A tale of two interviews: candid Curry vs mythmaking Mann

In light of all the mealy-mouthed apologia and statements from individuals and organizations finally feeling the heat from Gleickgate, it was a very refreshing change to read a candid and balanced interview with Dr. Judith Curry.

James Stafford of OilPrice.com asks series of questions to which her answers give one cause for optimism. Here are some excerpts (all emphases are mine -hro):

The IPCC May Have Outlived its Usefulness – An Interview with Judith Curry

Mon, 27 February 2012

OP: What are your personal beliefs on climate change? The causes and how serious a threat climate change is to the continued existence of society as we know it.

JC: The climate is always changing. Climate is currently changing because of a combination of natural and human induced effects. The natural effects include variations of the sun, volcanic eruptions, and oscillations of the ocean. The human induced effects include the greenhouse gases such as carbon dioxide, pollution aerosols, and land use changes. The key scientific issue is determining how much of the climate change is associated with humans. This is not a simple thing to determine. […]

OP: You are well known in climate and energy circles for breaking from the ranks of the IPCC and questioning the current information out there. What do you see as the reasons for the increase in skepticism towards global warming over the last few years.

JC: Because of the IPCC and its consensus seeking process, the rewards for scientists have been mostly in embellishing the consensus, and this includes government funding. Because of recent criticisms of the IPCC and a growing understanding that the climate system is not easily understood, an increasing number of scientists are becoming emboldened to challenge some of the basic conclusions of the IPCC, and I think this is a healthy thing for the science.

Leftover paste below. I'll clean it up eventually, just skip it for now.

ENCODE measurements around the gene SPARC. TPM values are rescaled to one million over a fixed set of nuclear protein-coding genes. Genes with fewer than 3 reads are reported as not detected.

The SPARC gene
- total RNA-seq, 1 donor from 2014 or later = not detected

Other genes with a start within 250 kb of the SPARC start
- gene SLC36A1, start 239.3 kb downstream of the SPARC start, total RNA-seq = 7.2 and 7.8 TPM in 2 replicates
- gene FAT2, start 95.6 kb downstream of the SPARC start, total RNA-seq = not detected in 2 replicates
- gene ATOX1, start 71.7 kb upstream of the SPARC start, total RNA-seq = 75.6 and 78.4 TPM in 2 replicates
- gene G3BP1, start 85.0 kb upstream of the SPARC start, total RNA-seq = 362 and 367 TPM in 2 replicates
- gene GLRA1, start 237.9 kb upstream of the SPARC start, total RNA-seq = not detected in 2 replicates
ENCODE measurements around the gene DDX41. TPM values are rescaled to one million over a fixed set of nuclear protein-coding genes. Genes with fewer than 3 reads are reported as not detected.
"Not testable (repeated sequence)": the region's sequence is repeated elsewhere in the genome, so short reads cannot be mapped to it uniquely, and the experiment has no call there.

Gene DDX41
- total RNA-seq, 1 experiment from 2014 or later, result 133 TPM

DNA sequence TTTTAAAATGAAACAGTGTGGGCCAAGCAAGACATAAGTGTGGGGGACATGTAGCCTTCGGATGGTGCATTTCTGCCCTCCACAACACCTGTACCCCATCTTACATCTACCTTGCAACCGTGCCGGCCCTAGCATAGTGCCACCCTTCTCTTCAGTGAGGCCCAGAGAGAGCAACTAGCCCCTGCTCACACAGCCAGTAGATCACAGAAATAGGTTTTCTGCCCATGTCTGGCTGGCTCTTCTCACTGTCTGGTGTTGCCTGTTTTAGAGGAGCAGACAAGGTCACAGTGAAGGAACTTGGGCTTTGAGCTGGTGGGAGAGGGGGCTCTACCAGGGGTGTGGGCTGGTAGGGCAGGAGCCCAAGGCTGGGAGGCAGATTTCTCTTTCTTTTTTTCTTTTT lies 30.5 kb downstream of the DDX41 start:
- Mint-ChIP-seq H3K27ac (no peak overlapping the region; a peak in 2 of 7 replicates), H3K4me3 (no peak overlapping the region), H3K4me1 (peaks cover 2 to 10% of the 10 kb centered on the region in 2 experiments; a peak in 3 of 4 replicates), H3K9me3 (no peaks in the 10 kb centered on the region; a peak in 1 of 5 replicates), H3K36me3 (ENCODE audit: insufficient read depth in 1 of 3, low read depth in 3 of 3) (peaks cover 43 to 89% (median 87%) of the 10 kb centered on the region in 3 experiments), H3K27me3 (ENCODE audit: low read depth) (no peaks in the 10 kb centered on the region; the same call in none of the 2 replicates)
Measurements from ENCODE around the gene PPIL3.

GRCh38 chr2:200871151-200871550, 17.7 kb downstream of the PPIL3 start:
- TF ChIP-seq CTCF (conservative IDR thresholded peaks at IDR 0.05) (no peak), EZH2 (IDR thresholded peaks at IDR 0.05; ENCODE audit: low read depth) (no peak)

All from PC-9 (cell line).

[OP] […] Do you believe that the organization as a whole needs to be assessed in order to better serve progress on climate change? What suggestions do you have on how the organization should function?

JC: The IPCC might have outlived its usefulness. Lets see what the next assessment report comes up with. But we are getting diminishing returns from these assessments, and they take up an enormous amount of scientists’ time.

But if self-promoting hype is more to your liking, try TIME magazine’s interview with Michael Mann.

I’m not going to sully my blog with quotes from an article headlined: “A Climate Warrior Puts it All On the Line — Including His Life”. But suffice it to say … Mann seems to be in competition with Peter Gleick for nomination as ‘martyr of the month’ or as Dr. Roger Pielke Jr. noted in a tweet:

No nuance or complexity here — Time’s hagiography of Michael Mann, what next, Mt Rushmore? Sainthood?

Perhaps Walsh should consider interviewing Dr. Michael Kelly, whose recent letter to the U.K. Times includes [h/t Bishop Hill]:

The interpretation of the observational science has been consistently over-egged to produce alarm. All real-world data over the past 20 years has shown the climate models to be exaggerating the likely impacts — if the models cannot account for the near term, why should I trust them in the long term?

I have noticed a tendency on the part of some journalists – and Walsh is one of them – to shift the focus of Gleick’s culpability by referring to events since Feb. 14 as the Heartland Affair.

Stafford gets it right, though. In his intro he wrote:

The IPCC, the onetime unquestioned champion of climate change, has had its credibility questioned over the years, firstly with the climategate scandal, then with a number of high profile resignations, and now with the new “Gleickgate” scandal (1) (2) – One has to wonder where climate science goes from here?

Here’s the link again to his interview with Dr. Curry.

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